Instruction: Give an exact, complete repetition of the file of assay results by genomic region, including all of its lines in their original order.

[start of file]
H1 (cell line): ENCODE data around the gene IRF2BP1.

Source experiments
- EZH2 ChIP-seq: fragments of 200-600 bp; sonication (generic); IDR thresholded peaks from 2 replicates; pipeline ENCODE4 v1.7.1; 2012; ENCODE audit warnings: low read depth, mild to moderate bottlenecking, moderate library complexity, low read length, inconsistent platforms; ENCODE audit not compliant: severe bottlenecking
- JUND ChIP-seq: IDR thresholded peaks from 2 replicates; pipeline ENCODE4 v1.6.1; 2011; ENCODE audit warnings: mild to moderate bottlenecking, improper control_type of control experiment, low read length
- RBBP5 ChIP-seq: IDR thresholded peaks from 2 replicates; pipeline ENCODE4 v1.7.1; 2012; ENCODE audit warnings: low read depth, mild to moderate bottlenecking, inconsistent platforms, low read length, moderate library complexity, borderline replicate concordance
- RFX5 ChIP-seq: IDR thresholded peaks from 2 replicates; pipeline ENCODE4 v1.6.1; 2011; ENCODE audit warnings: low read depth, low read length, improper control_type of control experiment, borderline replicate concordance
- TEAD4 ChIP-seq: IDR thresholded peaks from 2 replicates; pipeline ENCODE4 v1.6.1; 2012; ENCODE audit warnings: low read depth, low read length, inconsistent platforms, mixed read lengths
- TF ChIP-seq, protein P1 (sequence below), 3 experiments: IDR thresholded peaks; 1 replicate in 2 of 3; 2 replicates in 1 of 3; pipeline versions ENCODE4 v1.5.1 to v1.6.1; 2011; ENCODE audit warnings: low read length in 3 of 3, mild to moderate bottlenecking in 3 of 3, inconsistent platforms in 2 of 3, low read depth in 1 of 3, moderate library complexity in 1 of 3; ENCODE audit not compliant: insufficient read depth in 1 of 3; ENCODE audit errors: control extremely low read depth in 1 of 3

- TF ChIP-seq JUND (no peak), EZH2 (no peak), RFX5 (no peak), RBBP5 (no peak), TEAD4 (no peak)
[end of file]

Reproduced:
H1 (cell line): ENCODE data around the gene IRF2BP1.

Source experiments
- EZH2 ChIP-seq: fragments of 200-600 bp; sonication (generic); IDR thresholded peaks from 2 replicates; pipeline ENCODE4 v1.7.1; 2012; ENCODE audit warnings: low read depth, mild to moderate bottlenecking, moderate library complexity, low read length, inconsistent platforms; ENCODE audit not compliant: severe bottlenecking
- JUND ChIP-seq: IDR thresholded peaks from 2 replicates; pipeline ENCODE4 v1.6.1; 2011; ENCODE audit warnings: mild to moderate bottlenecking, improper control_type of control experiment, low read length
- RBBP5 ChIP-seq: IDR thresholded peaks from 2 replicates; pipeline ENCODE4 v1.7.1; 2012; ENCODE audit warnings: low read depth, mild to moderate bottlenecking, inconsistent platforms, low read length, moderate library complexity, borderline replicate concordance
- RFX5 ChIP-seq: IDR thresholded peaks from 2 replicates; pipeline ENCODE4 v1.6.1; 2011; ENCODE audit warnings: low read depth, low read length, improper control_type of control experiment, borderline replicate concordance
- TEAD4 ChIP-seq: IDR thresholded peaks from 2 replicates; pipeline ENCODE4 v1.6.1; 2012; ENCODE audit warnings: low read depth, low read length, inconsistent platforms, mixed read lengths
- TF ChIP-seq, protein P1 (sequence below), 3 experiments: IDR thresholded peaks; 1 replicate in 2 of 3; 2 replicates in 1 of 3; pipeline versions ENCODE4 v1.5.1 to v1.6.1; 2011; ENCODE audit warnings: low read length in 3 of 3, mild to moderate bottlenecking in 3 of 3, inconsistent platforms in 2 of 3, low read depth in 1 of 3, moderate library complexity in 1 of 3; ENCODE audit not compliant: insufficient read depth in 1 of 3; ENCODE audit errors: control extremely low read depth in 1 of 3

- TF ChIP-seq JUND (no peak), EZH2 (no peak), RFX5 (no peak), RBBP5 (no peak), TEAD4 (no peak)